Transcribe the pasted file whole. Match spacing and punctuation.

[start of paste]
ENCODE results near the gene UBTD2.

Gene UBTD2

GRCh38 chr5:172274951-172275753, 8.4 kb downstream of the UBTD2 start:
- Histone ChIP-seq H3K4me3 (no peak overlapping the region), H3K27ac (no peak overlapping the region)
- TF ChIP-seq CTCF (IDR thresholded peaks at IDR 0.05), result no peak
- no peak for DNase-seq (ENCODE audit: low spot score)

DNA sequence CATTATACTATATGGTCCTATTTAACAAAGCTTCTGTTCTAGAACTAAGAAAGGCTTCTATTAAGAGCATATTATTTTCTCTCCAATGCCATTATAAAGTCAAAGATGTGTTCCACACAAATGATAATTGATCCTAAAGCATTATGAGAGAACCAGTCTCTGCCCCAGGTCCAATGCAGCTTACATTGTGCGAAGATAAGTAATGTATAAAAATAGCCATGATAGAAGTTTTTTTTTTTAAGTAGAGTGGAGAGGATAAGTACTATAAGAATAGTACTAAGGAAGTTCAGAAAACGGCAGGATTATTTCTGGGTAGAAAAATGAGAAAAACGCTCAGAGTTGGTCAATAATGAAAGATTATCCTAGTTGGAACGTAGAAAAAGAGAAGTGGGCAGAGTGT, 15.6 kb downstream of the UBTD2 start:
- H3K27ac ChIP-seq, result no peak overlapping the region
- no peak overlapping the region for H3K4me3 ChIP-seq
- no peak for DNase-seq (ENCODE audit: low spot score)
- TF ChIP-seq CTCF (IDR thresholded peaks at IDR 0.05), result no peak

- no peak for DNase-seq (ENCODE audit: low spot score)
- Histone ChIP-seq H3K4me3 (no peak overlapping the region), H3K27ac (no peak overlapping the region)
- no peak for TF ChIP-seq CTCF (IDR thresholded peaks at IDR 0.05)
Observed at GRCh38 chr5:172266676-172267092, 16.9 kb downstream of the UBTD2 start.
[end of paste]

ENCODE results near the gene UBTD2.

Gene UBTD2

GRCh38 chr5:172274951-172275753, 8.4 kb downstream of the UBTD2 start:
- Histone ChIP-seq H3K4me3 (no peak overlapping the region), H3K27ac (no peak overlapping the region)
- TF ChIP-seq CTCF (IDR thresholded peaks at IDR 0.05), result no peak
- no peak for DNase-seq (ENCODE audit: low spot score)

DNA sequence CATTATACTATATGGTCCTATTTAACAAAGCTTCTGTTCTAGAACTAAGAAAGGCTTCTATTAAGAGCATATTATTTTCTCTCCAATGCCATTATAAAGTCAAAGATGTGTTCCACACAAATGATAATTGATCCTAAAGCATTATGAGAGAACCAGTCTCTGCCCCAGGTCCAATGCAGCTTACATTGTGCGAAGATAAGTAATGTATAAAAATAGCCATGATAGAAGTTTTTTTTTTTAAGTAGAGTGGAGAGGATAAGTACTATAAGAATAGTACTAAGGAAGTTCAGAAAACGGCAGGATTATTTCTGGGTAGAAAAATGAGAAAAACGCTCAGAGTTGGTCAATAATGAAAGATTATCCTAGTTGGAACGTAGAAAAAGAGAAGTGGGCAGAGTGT, 15.6 kb downstream of the UBTD2 start:
- H3K27ac ChIP-seq, result no peak overlapping the region
- no peak overlapping the region for H3K4me3 ChIP-seq
- no peak for DNase-seq (ENCODE audit: low spot score)
- TF ChIP-seq CTCF (IDR thresholded peaks at IDR 0.05), result no peak

- no peak for DNase-seq (ENCODE audit: low spot score)
- Histone ChIP-seq H3K4me3 (no peak overlapping the region), H3K27ac (no peak overlapping the region)
- no peak for TF ChIP-seq CTCF (IDR thresholded peaks at IDR 0.05)
Observed at GRCh38 chr5:172266676-172267092, 16.9 kb downstream of the UBTD2 start.